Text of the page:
Back To Top

[Herald Interview] Onewe still adapting to idol system, but have never been happier to do music

Many popular bands tell a story of how childhood friends from a same block or classmates who shared musical passion started out as an underground band.

Onewe, a five-piece band under RBW Entertainment, also evolved from years of friendship, playing music together since middle school. After busking in streets and playing gigs on small stages countless times, the bandmates found a new musical nest at their current agency, which is also home to acts like Mamamoo and Oneus.

“We always talk about how fortunate we’ve been to have good people around us, how we’ve ended up in a such a supportive company,” said band leader and vocalist Yonghoon during a recent interview with The Korea Herald. 

Onewe (RBW Entertainment)
Onewe (RBW Entertainment)
Although the band only recently released its first full-length album, the bandmates have been around the showbiz industry for quite a while. Made up of Yonghoon, drummer Harin, guitarist Kanghyun, vocalist and keyboardist Dongmyeong and rapper and bassist CyA, Onewe originally debuted as M.A.S 0094 in August 2015 under Modern Music. In 2017, they moved to RBW, where they re-debuted under the current band name and dropped the single album “1/4” in May 2019.

Having made music together for years, the bandmates’ rather toned-down styles are perfectly in sync. The band’s previous hit “Regulus,” for instance, is a soft-rock song inspired by the children’s book “The Little Prince.” However, on its latest single “End of Spring,” assisted by RBW chief producer Kim Do-hoon, Onewe made a dramatic shift and attempted a totally new punk rock genre.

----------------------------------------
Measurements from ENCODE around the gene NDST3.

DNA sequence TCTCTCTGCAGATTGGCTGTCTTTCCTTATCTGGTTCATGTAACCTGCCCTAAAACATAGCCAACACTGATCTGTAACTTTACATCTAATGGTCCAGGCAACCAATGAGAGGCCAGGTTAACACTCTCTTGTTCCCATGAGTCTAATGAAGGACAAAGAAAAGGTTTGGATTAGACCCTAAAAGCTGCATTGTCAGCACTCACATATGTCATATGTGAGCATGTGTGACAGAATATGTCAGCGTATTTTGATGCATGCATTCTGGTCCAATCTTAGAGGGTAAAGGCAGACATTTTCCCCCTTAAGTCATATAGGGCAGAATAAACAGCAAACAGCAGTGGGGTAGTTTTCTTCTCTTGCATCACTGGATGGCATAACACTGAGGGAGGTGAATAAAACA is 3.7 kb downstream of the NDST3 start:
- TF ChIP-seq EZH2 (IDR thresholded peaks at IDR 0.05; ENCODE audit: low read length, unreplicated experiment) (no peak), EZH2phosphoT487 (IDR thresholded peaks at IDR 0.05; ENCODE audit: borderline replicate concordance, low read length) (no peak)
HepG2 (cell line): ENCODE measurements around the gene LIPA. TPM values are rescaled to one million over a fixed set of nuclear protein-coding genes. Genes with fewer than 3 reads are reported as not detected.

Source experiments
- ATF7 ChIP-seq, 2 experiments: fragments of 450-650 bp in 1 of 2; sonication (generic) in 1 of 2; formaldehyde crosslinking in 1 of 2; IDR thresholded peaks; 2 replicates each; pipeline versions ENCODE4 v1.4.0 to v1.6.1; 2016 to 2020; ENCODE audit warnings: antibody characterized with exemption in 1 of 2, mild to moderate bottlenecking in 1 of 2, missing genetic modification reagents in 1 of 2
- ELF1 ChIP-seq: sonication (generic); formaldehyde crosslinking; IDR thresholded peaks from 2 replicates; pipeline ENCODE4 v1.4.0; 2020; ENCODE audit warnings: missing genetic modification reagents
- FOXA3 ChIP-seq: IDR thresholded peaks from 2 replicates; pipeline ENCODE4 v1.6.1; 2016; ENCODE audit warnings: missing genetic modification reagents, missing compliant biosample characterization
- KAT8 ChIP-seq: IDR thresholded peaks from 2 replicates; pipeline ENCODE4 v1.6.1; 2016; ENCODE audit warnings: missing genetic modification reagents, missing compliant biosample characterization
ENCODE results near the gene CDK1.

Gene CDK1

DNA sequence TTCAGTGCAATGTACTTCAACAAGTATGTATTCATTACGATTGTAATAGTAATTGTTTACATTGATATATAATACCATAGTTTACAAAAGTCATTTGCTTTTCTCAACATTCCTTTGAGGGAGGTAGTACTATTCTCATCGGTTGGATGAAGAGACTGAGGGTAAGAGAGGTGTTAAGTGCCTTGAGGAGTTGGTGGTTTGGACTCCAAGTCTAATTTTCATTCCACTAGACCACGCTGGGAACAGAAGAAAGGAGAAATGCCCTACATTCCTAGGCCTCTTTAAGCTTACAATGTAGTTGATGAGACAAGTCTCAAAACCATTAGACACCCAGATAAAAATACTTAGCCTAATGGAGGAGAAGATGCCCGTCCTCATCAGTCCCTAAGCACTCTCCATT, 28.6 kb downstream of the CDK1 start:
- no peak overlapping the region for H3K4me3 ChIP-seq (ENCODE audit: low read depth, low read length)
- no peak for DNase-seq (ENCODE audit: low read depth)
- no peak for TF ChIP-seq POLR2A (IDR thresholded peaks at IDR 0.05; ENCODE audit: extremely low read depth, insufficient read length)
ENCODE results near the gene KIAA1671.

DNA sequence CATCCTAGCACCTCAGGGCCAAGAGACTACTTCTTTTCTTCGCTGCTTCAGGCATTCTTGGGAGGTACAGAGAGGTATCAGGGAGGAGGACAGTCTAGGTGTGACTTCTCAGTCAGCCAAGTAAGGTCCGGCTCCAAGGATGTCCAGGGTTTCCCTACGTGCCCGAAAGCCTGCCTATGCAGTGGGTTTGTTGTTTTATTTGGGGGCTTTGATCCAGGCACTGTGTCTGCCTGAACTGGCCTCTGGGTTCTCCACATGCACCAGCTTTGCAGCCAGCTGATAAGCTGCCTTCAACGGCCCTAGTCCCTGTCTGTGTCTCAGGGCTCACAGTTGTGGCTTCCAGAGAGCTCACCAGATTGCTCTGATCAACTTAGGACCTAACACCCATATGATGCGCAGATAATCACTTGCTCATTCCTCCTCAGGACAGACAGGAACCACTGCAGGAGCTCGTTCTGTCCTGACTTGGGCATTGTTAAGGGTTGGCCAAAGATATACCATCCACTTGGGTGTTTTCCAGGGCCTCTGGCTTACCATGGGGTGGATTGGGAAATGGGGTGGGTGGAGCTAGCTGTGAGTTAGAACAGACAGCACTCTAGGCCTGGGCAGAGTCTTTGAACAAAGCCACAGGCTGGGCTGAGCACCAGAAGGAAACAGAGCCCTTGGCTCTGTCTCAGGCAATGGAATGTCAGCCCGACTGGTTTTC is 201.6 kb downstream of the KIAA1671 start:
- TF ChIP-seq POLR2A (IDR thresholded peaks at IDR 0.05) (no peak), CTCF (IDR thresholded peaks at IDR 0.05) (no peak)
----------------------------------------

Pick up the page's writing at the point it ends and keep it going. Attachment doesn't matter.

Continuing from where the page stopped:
“Kim always tells us to do whatever we want to do. And the result was ‘End of Spring,’ and honestly, I paid a price for following his advice. It was really hard to try something completely new,” said CyA.

Unlike some idol acts that are strictly in the hands of agencies, Onewe was given plenty of leeway to pursue their own styles.

“Some might worry that we would have to compromise our musical style since we are now at an idol agency. But it’s actually the opposite. As many of RBW producers and staff, including Kim, had played in bands in the past, they understand our identity and give us full-support,” said Harin. “We are making the exact music we’ve dreamed of.”

All five bandmates also channel their own thoughts and feelings into lyrics. Yonghoon, who had a fear of dogs, talked about his experience of touching an adorable dog for the first time in “Love Me,” while “Ring on My Ears,” crafted by CyA, is about how his earrings smashed his face as he passionately jumped around onstage and his hope to be able to continue such energy.

“One day, I was working with Kim on our new album, and I was kind of shocked to see that he, a veteran producer, was going through the same hardships that come from creative process. He wasn’t reluctant to share all of the hands-on know-hows and struggles. I was deeply touched by his sincerity,” shared Yonghoon. 

Onewe (RBW Entertainment)
Onewe (RBW Entertainment)
But being a band didn’t mean ditching every aspect of a K-pop system. The boys, who’ve never gone through rigorous idol training system, candidly shared that they were still struggling to adapt to the regulations and norms expected from idols, such as living in a dorm, showcasing aegyo (cute expressions) and even winking at a camera.

“Before debuting, we had absolutely no idea about idol-like characteristics and flairs. But after seeing other idols from music programs, we felt the need for them,” said Dongmyeong.

“Some might downgrade us for being an idol band, but we aren’t boxed in the idea of, ‘We can’t do aegyo. We are a band.’ I think that kind of thinking deepens the prejudice.”

As a band that directly exchanges energy with audiences, Onewe hopes to become influential enough to freely speak their own minds.

When promoting as M.A.S 0094 in 2015, the band released “Butterfly, Find a Flower,” a song dedicated to Korean victims of Japan‘s wartime sexual slavery. The boys said that they plan to continue voicing their beliefs, which may come across as sensitive to some.

“We will keep raising our voices on topics that we think are meaningful,” said Yonghoon.

“In order to make this kind of music, I think we should work harder to become a group powerful enough to make changes,” Dongmyeong added.

By Hong Dam-young (
catch table
Korea Herald daum